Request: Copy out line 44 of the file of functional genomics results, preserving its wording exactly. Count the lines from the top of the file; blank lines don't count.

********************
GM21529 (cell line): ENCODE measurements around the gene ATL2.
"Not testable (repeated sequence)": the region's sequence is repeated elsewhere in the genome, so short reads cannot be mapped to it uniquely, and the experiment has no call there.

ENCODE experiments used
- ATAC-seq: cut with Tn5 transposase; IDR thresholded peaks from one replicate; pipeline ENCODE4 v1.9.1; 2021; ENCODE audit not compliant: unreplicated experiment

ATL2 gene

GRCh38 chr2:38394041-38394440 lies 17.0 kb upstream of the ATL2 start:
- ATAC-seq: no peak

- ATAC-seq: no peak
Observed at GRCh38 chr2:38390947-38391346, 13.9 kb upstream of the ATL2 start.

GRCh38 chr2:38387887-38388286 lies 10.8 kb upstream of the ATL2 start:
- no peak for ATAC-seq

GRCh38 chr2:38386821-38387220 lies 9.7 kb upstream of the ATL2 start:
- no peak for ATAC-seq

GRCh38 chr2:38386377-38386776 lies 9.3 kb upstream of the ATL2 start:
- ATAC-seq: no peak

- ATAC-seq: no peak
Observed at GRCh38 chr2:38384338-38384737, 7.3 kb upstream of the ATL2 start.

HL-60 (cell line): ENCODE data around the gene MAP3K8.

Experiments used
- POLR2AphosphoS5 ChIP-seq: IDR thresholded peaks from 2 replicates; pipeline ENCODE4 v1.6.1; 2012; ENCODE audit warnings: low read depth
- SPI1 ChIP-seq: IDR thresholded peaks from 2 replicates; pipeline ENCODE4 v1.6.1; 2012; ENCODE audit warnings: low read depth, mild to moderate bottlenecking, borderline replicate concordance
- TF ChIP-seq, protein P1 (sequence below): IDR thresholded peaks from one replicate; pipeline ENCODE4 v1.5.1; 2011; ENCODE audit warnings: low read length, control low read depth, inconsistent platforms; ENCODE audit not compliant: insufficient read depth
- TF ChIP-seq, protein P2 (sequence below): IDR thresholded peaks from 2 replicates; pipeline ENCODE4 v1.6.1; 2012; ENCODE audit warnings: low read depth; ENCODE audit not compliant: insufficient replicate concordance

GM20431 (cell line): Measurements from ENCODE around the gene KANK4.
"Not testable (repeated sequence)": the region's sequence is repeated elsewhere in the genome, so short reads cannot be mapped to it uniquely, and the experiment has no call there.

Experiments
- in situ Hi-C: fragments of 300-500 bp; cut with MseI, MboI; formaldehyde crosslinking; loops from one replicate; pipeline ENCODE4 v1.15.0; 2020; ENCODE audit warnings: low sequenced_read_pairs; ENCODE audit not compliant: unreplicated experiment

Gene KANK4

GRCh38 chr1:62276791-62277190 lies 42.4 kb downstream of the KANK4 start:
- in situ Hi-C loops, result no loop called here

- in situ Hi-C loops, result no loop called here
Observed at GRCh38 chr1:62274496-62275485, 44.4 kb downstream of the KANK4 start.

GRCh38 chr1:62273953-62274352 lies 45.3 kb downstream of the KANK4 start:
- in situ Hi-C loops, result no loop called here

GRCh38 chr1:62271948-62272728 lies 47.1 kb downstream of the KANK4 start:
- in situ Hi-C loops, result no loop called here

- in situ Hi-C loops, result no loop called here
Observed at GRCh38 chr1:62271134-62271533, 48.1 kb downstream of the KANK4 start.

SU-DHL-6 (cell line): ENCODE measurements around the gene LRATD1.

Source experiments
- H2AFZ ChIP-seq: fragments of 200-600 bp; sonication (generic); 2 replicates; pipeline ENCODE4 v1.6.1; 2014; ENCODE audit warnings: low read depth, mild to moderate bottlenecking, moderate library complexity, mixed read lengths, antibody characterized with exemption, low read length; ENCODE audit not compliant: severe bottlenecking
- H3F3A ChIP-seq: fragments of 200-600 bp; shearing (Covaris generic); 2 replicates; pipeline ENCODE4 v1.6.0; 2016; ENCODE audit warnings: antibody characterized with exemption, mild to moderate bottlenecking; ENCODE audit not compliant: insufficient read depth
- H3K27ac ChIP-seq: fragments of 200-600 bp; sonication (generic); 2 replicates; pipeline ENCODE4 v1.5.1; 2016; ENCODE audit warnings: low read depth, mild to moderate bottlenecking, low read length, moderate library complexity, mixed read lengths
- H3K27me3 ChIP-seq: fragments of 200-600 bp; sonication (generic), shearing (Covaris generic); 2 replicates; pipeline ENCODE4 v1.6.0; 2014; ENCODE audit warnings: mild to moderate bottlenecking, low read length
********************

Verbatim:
- H3K27me3 ChIP-seq: fragments of 200-600 bp; sonication (generic), shearing (Covaris generic); 2 replicates; pipeline ENCODE4 v1.6.0; 2014; ENCODE audit warnings: mild to moderate bottlenecking, low read length